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    This is an afterthought from my earlier reply. That is all based on the fact that the film is being loaded by a right handed person. Generally a right handed person lays the film holder in front of them with the darkslides on the left and the flaps on the right. A left handed person does the opposite so the flaps are on the left. When the film holder is in this orientation the film notches should be in the upper left hand corner. This follows the same logic as my PS message above. The film maintains the same emulsion to lens orientation.

    Greg Landrum

  5. #15

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    You are loading your film backwards, in the film holder and into the tank. When the notches are in the upper right hand corner, that means the emulsion is facing down. When you load your film into the holder with the notches in the upper right hand corner the emulsion is facing the septum in the holder not the lens
    I beleive this is incorrect. If you are holidng a sheet of film and the notches are in the upper right hand corner, the emulsion is facing you or as you put it is on top. If it is introduced this way into the holder the emulsion is still facing away from the septum. The two possible positions in the film holder is top right hand or lower left hand when the holder is facing you.

  6. #16

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    That is absolutely wrong. There is only one correct way, with the piece of film in your hands the emulsion is up when the notches are in the lower riht hand corner or upper left hand corner. Take a piece of processed black and white film and hold it in glancing light on the two different sides and determine the emulsion side like that and then look at the orinetation of notches.

    Greg Landrum

  7. #17

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    Greg,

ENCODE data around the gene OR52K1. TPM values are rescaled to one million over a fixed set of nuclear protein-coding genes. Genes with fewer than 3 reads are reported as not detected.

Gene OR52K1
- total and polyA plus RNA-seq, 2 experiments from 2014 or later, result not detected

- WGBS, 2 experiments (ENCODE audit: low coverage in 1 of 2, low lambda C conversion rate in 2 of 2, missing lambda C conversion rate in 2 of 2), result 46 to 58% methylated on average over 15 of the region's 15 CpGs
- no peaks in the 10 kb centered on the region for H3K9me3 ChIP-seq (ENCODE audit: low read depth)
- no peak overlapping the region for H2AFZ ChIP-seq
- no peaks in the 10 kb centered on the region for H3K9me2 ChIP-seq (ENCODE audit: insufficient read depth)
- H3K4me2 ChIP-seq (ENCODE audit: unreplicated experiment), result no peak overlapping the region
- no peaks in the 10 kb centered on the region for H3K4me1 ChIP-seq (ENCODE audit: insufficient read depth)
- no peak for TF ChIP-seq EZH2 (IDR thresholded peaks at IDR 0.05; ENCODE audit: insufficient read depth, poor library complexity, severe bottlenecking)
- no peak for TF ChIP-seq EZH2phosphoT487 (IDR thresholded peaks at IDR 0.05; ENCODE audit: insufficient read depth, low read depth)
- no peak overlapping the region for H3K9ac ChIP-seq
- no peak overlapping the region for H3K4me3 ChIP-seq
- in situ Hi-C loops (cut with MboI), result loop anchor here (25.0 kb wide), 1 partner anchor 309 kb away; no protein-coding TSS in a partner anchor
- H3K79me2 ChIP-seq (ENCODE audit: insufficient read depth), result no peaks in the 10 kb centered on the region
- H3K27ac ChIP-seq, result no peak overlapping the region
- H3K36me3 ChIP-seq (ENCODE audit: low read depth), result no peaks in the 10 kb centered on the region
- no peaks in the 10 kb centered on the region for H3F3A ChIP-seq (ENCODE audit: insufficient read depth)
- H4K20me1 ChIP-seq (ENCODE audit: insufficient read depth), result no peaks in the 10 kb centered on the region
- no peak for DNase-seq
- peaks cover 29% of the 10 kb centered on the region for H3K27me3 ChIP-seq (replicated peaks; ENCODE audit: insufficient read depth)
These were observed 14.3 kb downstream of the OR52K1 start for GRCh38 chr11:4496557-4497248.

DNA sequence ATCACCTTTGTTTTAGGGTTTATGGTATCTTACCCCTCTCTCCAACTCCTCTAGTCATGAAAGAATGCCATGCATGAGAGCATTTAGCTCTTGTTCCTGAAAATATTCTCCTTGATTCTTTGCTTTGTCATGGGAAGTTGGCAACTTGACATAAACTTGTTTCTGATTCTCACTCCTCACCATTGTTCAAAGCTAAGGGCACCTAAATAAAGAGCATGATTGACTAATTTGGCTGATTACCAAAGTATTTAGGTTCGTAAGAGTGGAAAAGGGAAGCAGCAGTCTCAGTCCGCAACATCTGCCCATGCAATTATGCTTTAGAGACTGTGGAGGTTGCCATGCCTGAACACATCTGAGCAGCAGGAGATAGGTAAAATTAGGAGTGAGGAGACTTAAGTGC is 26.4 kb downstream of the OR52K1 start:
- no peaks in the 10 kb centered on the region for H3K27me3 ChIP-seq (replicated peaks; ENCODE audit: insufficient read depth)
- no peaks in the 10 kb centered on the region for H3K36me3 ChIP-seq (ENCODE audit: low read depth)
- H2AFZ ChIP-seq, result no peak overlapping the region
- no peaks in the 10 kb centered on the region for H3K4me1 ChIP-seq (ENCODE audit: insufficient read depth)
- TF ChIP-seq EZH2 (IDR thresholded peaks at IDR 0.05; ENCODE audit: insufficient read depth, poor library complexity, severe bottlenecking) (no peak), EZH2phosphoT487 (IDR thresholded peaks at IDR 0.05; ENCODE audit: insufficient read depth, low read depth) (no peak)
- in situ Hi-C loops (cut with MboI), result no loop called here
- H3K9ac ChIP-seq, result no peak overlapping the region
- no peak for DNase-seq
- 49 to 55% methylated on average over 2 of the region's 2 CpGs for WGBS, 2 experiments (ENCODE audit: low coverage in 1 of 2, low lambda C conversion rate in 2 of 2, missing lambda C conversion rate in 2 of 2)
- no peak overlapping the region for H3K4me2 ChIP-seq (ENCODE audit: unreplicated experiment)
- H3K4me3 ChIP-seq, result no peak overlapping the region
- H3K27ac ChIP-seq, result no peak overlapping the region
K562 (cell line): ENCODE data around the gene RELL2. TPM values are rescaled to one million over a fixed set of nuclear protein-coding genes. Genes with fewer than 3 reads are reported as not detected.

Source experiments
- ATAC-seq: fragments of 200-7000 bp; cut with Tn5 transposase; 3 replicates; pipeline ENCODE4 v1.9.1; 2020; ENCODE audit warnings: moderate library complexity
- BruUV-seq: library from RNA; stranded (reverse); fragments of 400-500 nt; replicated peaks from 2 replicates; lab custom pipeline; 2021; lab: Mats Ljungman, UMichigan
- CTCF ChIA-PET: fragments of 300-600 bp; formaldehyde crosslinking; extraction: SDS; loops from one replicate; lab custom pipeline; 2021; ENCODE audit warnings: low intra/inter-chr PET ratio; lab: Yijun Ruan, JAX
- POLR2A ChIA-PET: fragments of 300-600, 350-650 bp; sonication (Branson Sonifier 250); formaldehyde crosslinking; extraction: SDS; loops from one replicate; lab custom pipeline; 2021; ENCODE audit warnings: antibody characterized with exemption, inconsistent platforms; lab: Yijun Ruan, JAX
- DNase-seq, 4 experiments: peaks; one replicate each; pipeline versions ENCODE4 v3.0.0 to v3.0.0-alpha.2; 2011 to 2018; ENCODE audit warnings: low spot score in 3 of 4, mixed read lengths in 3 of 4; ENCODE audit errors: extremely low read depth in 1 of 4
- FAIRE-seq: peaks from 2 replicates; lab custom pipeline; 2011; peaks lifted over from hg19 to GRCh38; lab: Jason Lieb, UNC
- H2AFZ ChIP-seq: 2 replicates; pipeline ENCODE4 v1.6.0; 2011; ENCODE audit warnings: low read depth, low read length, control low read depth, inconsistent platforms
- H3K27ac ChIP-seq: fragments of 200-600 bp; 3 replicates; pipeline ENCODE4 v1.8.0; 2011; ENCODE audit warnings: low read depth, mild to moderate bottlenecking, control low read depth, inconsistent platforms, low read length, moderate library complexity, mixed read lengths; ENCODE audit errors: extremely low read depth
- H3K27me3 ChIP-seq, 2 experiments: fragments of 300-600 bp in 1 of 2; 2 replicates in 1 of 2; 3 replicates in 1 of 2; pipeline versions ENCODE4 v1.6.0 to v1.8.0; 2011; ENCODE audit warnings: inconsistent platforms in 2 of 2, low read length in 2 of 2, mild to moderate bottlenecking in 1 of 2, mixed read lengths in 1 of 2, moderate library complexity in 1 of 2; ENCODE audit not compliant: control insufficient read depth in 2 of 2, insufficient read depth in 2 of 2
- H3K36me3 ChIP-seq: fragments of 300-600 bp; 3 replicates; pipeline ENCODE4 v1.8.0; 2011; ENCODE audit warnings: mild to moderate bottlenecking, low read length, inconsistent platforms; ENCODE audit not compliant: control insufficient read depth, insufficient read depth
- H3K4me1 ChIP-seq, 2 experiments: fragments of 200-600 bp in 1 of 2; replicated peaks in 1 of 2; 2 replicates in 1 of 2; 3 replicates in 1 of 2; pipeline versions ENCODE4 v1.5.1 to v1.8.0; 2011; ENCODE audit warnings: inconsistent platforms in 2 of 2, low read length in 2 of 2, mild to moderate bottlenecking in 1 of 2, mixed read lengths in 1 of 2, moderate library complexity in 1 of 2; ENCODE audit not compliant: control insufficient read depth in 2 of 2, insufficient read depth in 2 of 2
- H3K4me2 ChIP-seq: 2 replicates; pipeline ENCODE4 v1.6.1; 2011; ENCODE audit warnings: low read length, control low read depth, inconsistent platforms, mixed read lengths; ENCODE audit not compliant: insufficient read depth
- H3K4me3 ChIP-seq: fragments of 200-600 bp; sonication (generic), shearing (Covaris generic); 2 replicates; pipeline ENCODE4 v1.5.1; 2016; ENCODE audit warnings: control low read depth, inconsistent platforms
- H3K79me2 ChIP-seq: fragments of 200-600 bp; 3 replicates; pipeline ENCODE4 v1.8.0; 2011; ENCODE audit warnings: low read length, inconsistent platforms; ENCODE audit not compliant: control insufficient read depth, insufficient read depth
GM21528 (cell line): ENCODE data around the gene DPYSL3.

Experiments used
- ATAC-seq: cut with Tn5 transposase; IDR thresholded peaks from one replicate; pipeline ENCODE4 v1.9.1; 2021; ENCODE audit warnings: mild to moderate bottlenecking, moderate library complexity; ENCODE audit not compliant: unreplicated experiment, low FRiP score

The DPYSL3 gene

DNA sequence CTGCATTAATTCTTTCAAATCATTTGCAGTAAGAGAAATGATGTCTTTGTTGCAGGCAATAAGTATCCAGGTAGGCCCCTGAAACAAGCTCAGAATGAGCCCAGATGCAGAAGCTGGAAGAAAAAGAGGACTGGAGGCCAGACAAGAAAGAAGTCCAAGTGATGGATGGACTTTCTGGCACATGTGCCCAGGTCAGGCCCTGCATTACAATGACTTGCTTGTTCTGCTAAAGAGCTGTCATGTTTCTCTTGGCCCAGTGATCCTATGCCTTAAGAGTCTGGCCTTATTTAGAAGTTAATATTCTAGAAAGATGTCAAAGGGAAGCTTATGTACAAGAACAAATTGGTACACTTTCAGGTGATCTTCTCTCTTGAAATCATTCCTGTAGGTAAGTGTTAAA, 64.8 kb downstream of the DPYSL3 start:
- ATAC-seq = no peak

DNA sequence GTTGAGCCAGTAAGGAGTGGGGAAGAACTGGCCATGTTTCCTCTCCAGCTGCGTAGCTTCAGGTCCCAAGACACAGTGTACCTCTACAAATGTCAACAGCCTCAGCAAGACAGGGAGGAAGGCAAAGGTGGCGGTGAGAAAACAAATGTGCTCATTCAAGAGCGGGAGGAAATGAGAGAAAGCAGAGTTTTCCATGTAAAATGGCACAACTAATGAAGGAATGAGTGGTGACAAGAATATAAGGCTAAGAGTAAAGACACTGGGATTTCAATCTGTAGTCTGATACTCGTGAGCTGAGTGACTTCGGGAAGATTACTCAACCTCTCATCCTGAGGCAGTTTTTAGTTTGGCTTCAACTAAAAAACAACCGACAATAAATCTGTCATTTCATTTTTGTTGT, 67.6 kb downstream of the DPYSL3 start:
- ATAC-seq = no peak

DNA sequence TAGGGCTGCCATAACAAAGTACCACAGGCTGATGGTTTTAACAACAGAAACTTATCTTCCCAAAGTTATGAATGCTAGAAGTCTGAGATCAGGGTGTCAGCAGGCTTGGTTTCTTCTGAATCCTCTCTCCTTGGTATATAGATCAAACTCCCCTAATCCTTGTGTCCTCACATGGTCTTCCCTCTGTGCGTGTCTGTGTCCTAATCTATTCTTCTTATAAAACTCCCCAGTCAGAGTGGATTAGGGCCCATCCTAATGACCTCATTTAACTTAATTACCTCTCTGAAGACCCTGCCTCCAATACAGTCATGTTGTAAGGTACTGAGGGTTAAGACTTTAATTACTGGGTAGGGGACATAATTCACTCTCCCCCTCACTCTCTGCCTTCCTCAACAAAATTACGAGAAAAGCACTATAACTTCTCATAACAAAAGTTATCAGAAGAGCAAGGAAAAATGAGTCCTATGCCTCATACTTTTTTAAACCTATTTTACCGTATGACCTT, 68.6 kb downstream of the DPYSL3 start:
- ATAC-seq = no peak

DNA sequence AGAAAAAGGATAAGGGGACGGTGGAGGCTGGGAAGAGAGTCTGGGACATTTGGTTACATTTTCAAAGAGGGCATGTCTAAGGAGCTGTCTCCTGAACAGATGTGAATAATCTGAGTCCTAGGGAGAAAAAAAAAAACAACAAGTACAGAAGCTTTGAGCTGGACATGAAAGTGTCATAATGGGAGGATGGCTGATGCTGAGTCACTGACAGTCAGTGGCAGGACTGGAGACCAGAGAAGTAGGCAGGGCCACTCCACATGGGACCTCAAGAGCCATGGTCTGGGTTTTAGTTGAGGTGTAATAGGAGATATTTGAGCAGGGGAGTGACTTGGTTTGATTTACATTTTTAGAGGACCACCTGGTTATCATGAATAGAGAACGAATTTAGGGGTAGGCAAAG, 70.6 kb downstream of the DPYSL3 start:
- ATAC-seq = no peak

It depends on the orientation of the holder. I hold mine vertical -- long axis of the holder is on the left and right and flap at top.
    Imitation cameras come with big egos, real cameras do not include accessories.

  8. #18

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    Exactly, if the holder is in a vertical position or for that matter the sheet of film is being held in vertical position with your right hand. The notches are in the top right hand corner and the emulsion is facing you. I dont need to go see I used piece of film I have loaded literally thousands of sheets in 4x5, 8x10 and 12x20.

  9. #19

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    You guys are right, I have never seen a person load film like that. It seems counter intuitive to me to do that but if your film hoder is orinted like that then upper right hand corner is right.

  10. #20

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    Quote Originally Posted by Landrum
    You guys are right, I have never seen a person load film like that. It seems counter intuitive to me to do that but if your film hoder is orinted like that then upper right hand corner is right.
    It is funny, I got to thinking about your post and I realize you are placing the holder on the table in the "landscape" position, if done that way, you are also right, the notches are in the lower right hand corner facing the flap, I thought about it because it is how I load 12x20, so wadda you know, we are both right.